Registering for an ORCID iD is free for users, and there is also an open API that anyone can use to collect ORCID identifiers from their own users and access publicly available information in ORCID records. Member organizations pay a fee that entitles them to use a member-only API which enables them to do more - for example, to add information to records, or to access data that is restricted to members only.
Who Participates? (Numbers as of June 2020)
- ~9 million registered users from every continent
- 1,200 members from 45 countries
- Research institutions
- Funding organizations
- Vendors/service providers
ORCID’s users come from every research community worldwide, and members are based in every continent. The vast majority - about 75% -are research institutions like universities. Around 10% are publishers or associations that use ORCID primarily for their authors and reviewers.
- ~58 million works
- ~5 million employment affiliations
- 4.6 million + education affiliations
- 2.3 million + peer reviews
- 850,000+ funding activities
- 403,000+ membership and service activities
- 260,000+ invited positions & distinctions
- ~2,000 research resources
Although publishers are only a relatively small part of the ORCID membership, there are many many more publications connected to ORCID records than any other type of information. Most of this information has been added by the users, often by pulling it in from Crossref, Scopus, or another database, but they can also give Crossref permission to update their record automatically whenever they publish an article that has a Crossref DOI. Users have also added most of the other content, with two exceptions. Peer review activities an only be added by a third party - most often Publons - and the same is true of research resources, which are essentially in-kind grants to access, for example, laboratory equipment or a special collection.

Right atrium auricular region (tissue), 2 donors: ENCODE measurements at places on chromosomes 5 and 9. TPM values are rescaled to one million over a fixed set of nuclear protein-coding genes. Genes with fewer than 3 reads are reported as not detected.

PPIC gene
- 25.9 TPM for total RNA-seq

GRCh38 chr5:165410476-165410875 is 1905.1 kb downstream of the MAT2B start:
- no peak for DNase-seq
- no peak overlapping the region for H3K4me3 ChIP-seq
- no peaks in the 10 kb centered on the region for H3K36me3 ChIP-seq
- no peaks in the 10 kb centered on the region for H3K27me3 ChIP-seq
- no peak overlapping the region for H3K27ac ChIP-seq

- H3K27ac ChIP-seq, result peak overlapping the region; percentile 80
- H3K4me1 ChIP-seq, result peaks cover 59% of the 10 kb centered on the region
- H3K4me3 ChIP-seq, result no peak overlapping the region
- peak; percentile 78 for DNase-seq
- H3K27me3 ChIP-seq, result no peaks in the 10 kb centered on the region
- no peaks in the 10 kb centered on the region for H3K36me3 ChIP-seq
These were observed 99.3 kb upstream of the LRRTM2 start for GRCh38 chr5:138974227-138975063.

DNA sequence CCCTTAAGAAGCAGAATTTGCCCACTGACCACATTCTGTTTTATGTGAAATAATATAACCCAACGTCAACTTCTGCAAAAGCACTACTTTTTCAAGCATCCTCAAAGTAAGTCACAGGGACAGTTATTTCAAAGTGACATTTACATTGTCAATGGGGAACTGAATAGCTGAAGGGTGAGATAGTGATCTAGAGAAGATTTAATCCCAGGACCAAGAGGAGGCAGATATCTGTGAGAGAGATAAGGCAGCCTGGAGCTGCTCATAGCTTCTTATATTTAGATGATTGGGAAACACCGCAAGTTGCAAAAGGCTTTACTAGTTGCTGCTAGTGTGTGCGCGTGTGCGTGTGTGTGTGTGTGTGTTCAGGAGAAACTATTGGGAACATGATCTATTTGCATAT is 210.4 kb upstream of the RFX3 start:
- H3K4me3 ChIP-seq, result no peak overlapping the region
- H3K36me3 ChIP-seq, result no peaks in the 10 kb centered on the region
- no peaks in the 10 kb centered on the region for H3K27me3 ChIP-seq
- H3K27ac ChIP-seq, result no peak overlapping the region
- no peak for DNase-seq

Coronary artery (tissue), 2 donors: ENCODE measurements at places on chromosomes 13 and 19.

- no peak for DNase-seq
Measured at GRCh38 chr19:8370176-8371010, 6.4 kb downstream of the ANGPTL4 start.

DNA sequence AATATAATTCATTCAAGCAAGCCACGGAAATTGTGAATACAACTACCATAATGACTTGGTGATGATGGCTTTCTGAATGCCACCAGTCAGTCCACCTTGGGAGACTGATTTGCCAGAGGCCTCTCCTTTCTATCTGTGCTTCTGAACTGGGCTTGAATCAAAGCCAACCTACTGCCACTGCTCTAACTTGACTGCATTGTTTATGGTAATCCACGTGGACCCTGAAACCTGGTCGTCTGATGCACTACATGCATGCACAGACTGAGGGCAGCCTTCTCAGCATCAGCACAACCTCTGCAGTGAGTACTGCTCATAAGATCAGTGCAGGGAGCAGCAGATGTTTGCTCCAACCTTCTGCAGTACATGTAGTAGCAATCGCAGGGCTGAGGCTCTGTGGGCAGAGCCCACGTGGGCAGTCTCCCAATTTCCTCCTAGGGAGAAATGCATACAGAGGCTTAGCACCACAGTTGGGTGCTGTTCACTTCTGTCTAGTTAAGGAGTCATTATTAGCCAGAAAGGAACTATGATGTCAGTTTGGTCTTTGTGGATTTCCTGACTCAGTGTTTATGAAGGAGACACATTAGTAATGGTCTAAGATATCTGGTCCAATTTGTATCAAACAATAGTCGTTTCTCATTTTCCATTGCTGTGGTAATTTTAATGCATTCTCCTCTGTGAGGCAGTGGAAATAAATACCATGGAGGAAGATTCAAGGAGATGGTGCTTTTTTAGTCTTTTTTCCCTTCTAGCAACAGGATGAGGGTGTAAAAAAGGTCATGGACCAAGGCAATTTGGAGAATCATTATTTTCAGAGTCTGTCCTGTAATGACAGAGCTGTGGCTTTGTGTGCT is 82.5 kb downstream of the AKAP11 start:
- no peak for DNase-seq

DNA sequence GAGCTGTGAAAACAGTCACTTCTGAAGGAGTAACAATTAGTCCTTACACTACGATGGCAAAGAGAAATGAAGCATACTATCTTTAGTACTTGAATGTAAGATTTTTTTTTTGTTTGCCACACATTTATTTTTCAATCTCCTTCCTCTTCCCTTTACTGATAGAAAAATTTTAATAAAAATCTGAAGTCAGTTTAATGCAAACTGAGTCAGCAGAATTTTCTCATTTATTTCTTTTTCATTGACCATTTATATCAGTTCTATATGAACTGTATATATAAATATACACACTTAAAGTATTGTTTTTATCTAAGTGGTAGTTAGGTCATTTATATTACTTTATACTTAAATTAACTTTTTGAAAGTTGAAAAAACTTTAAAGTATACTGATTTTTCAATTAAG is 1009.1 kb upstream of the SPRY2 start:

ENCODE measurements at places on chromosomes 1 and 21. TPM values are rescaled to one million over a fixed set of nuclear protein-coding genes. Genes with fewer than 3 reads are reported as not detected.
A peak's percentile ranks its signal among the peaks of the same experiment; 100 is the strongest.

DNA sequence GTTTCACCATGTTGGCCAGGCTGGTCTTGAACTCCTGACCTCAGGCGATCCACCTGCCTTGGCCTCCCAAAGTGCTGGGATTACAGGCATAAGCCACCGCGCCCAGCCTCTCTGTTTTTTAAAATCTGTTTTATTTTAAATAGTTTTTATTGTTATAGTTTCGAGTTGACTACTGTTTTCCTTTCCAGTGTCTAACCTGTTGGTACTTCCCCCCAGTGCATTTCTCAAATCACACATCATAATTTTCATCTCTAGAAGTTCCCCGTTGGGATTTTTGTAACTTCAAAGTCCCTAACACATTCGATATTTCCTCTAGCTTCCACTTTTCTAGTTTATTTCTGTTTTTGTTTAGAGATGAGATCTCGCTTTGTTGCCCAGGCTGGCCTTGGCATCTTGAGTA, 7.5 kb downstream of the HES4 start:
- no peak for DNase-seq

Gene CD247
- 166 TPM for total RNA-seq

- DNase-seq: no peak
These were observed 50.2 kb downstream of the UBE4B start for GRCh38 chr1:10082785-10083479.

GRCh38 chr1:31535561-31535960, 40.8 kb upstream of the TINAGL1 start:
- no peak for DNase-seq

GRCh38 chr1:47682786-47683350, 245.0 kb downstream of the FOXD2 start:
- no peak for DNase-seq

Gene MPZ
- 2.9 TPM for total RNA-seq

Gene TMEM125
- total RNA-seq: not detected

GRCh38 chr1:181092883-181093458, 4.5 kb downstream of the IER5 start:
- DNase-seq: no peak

I mentioned the CRediT taxonomy earlier (also known as the Contributor Role Taxonomy). We are currently working with the community to formalize CRediT as a recommended practice (a less technical version of a standard), which ORCID are already planning to implement - a nice example of how the two organizations overlap and work together!
CRediT (Contributor Role Taxonomy)
- Identifies individual contributions to research projects
- 14 roles — Conceptualization; Data curation; Formal analysis; Funding acquisition; Funding acquisition; Investigation; Methodology; Project administration; Resources; Software; Supervision; Validation; Visualization; Writing – original draft; Writing – review & editing
- Will provide transparency and enable improved attribution, credit, and accountability
- Use cases:
- Recognizes research contributions beyond writing and drafting
- Supports wider research and researcher evaluation
- Supports identification of potential reviewers, experts, and other specialists
- Begin allocating terms within research outputs
- Approved as NISO project, end 2019, standardization work in progress
We need research infrastructure that is:
- Trusted (and trustworthy)
And we need it to be adopted and used by the research community globally!
In conclusion, these are the elements needed to build and sustain a strong and robust research infrastructure - one that is open to and benefits everyone.
You can help!
Please support the research infrastructure by implementing it, following best practices, encouraging your community to adopt it, sharing your feedback, identifying gaps, and contributing to its continuous improvement.
Alice Meadows, https://orcid.org/0000-0003-2161-3781